- 3,598 Posts. Joined 4/2008
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- productAKG K701 Studio Headphonestagged by nightmancometh, 9/16/14
- productBeyerdynamic DT 880 Pro - 600 ohmstagged by nightmancometh, 9/16/14
- productDenon AH-D5000 Reference Headphonestagged by nightmancometh, 9/16/14
- productSennheiser HD 600tagged by nightmancometh, 9/16/14
- productSennheiser HD 650 Headphonestagged by nightmancometh, 9/16/14
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This review is for the Ubsound Fighters, let me introduce myself before I get started. My name is Adam I am 38 years old and have been into audio equipment since I was in high school. In the past 2...
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Is Audiophile level sound an acquired taste? - Page 16
Gear mentioned in this thread:
Maybe it takes time to learn how to listen to music. And once they do this, it'll all make sense to them.
Part of what I like so much about this hobby is the ability to find my idea of the perfect sound.
Which ironically along the way involves my ears getting burnt in (learning) just as much as it does me hearing exactly what I'm looking for.
I consider this akin to dancing in a very delicate and personal/heartfelt way.
...And cutting through a lot of bullsh1t imho.
Then you are one of those people who are willing to learn. Congtrats. If more people felt as you do, our little corner of the world would be so little.
It does't take any time to learn how to listen to music. Children listen to music with great joy. It takes time to learn how to listen to gear, often time out from actually listening to the music. His friends aren't wrong. If a big bass boost and noise isolation helps them get into the music, and listening for resolution, transparency and balance distracts them from it, I say leave them alone. There is nothing wrong with owning a couple of amps and a few pair of cans and listening to different presentations of the music. But it is a separate thing from listening to the music. I think we lose sight of that sometimes.
The first time I got a pair of proper headphones it instantly put the biggest smile on my face listening to the newly revealed depth and dimension of the music. This was only about 2 years ago and so far I've only upgraded into different sets a few times. I now that I finally have the budget for a summit-fi tier headphone I'm quite ecstatic. The only thing that is bothering me is that I almost feel that sound is in some ways like a fine wine, sure most people can taste the difference between two buck chuck and a French Pinot, but to truly value that difference you need to have honed in your sense of taste and have a wide frame of reference.
Looking at the gear almost gives a sense that I haven't "earned" the right to appreciate it. What are your opinions? Would I be better off learning to appreciate headphones by putting my budget into a range of mid-tier headphones and later go big, or am I just being slightly neurotic?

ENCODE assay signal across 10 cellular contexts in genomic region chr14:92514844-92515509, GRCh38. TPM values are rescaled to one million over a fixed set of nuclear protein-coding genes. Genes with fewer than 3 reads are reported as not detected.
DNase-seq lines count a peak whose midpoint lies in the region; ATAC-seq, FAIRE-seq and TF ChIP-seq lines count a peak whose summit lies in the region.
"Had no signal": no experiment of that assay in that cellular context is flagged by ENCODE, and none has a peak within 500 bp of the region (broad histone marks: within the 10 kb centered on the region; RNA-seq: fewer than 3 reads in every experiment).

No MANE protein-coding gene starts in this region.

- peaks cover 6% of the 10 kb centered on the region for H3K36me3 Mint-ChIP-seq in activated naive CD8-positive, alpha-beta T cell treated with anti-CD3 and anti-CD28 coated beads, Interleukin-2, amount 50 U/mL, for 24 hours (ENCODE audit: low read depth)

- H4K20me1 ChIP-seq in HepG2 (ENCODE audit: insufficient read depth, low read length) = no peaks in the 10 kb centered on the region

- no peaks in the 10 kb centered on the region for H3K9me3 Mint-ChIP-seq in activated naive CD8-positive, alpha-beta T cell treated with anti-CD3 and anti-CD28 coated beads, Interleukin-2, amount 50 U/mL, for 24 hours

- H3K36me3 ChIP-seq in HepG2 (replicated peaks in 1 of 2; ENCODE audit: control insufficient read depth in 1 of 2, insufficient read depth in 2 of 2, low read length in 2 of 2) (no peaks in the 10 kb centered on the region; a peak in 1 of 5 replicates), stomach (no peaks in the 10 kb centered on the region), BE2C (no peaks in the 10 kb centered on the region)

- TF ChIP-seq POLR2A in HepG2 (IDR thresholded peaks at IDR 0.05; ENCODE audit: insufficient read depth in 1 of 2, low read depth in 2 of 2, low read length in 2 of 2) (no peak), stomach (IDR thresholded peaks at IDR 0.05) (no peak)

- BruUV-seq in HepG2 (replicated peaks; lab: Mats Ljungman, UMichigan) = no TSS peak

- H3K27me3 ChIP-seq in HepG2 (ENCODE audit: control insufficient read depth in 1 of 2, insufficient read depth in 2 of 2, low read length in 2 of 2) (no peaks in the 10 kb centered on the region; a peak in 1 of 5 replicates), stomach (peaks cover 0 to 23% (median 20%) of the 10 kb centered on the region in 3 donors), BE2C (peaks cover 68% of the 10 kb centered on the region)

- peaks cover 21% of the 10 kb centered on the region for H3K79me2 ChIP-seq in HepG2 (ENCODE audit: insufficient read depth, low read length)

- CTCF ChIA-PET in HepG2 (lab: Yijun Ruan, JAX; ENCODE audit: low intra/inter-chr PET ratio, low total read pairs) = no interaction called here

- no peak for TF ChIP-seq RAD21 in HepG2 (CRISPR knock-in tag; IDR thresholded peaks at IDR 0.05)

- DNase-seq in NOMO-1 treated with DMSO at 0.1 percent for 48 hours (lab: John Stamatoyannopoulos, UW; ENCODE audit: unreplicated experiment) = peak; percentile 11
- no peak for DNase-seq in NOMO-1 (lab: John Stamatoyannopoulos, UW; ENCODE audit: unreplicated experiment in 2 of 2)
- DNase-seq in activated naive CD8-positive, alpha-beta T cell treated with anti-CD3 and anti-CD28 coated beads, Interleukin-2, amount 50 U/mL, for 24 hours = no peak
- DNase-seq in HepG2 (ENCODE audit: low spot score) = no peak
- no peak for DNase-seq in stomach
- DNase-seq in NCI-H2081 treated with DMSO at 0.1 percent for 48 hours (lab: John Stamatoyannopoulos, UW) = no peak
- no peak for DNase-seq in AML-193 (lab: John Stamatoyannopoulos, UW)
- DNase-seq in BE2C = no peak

I think it's worth saying that there's no guarantee that you'll like a summit-fi headphone anymore than a mid-tier. Beyond a certain point comes diminishing returns, and some have climbed the summit only to find that they were happier at mid-tier (for instance, people moving up from HD650 to HD800, or from Beyer DT880 to T1, then going back again). For the majority of people mid-tier is enough. I've owned Audeze LCD-2 and HiFiman HE-500 but currently use, quite happily, a DT880 Pro. There is generally a huge difference between a $100 headphone and a $400 one, but far less between a $400 one and a $1500 one.
That said, I don't want to discourage you from trying out the top-tier; just don't expect a revelation. And if you don't hear enough difference to justify the extra, don't think your ears are at fault. Phones like the HD650, DT880 and AKG K702 are capable, with good matching gear, of an astonishing performance, even if not quite as astonishing as the best.
What's up with all the necroing lately?
To add onto the thread anyways, it most definitely is, or at least it was for me. My school's ideology behind headphones is that they must have bass and isolation (or NC. Whichever. They believe noise isolation and noise cancellation are the same thing though), hence them thinking the D5000s are the best. No attention to detail, blending of the frequencies, soundstage, etc. Most people I know of think that bass = sound quality whether or not it's muddy.
I definitely was in the basshead area like 5 years ago in middle school (basshead as in I like rumbling), but after moving to the M50s to what I have tested and have now, I still do prefer bass to be above neutral, but only slightly (my most listened to genre is trance and rap so). LCD-2 / HE-400 bass. My school likes to crank up the subwoofers though at events. I don't disagree with cranking them up, but they crank it to the max such that the whole gym is vibrating and you can't hear anything but the vibrations. The influx of hip-hop and trap music pretty much reinforces this thinking.
And then price is also a big issue because many people think audiophile headphones are ugly, though I'd say those are an acquired taste too. I used to dislike the looks of say, the LCD-2 or the HiFiMANs, but now I think they look amazing. With Beats, I guess they don't feel so bad splurging for the fashion accessory aspect, disregarding the fact that they also believe they're the best. With the Apple buds, they cost nothing pretty much if you don't break them since pretty much every person who isn't an audiophile looooooooooooves Apple products (exaggerating but pretty close to the truth in my school) and they're also pretty much fashion accessories now, like Apple itself.
Lots of bias.
Edited by AyeVeeN - 7/17/14 at 5:20am
- Is Audiophile level sound an acquired taste?
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